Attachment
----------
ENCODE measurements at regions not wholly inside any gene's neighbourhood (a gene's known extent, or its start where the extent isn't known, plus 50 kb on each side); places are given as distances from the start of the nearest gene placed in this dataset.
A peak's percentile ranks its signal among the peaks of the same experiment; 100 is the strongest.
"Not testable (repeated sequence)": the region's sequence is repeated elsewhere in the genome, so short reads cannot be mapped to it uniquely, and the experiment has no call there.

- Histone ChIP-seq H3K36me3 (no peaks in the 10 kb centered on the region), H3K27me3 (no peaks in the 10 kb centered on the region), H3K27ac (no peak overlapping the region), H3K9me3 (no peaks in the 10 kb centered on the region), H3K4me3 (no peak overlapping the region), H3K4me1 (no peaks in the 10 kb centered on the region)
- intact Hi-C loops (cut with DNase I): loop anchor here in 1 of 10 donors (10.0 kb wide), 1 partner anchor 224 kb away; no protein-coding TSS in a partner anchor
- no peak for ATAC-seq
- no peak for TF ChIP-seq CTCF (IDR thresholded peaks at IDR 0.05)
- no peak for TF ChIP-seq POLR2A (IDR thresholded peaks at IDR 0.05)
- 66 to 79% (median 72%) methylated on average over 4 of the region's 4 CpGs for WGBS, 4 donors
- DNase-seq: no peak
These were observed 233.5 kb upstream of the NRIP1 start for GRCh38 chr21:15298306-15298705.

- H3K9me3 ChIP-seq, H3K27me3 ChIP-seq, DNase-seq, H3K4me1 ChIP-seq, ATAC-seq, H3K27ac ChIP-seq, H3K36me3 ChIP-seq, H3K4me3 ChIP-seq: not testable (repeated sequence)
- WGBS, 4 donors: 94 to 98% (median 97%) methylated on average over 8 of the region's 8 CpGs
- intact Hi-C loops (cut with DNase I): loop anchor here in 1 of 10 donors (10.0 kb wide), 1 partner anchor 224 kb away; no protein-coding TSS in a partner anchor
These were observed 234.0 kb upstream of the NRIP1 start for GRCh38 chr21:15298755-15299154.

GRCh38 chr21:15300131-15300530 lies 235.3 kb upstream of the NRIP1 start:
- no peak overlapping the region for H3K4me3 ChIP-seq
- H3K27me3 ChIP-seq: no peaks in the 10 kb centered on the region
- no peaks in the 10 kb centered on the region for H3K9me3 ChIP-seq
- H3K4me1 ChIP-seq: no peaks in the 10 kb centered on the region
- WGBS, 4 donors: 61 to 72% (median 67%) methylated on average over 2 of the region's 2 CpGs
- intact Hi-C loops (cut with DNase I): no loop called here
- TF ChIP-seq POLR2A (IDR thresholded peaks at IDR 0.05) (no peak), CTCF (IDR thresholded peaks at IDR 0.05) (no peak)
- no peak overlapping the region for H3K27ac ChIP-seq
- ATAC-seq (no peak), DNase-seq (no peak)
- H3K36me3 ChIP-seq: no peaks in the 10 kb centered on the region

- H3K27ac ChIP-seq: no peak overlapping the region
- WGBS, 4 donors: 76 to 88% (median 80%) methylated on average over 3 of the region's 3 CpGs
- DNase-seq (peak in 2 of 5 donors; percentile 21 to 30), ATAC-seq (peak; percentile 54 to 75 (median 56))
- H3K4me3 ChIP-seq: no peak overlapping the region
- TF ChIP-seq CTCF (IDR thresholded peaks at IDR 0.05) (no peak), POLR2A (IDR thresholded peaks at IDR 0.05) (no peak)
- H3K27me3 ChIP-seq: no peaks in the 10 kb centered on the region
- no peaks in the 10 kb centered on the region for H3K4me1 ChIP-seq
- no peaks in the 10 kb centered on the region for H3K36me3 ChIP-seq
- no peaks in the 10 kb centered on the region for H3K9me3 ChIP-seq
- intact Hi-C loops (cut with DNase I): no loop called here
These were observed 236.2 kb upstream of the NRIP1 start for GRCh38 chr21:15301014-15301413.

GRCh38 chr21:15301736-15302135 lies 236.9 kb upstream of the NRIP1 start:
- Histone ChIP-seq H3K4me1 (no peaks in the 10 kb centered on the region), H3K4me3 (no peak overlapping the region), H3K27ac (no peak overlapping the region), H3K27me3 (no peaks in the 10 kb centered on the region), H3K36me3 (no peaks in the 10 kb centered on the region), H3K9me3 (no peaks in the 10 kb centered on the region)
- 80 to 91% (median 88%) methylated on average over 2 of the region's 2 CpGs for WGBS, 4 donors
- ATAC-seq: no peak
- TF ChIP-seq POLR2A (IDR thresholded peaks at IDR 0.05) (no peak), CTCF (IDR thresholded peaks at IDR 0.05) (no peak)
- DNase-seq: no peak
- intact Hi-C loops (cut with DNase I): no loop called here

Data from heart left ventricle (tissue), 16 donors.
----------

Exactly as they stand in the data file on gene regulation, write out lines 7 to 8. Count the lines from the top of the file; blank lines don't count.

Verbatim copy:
- no peak for TF ChIP-seq CTCF (IDR thresholded peaks at IDR 0.05)
- no peak for TF ChIP-seq POLR2A (IDR thresholded peaks at IDR 0.05)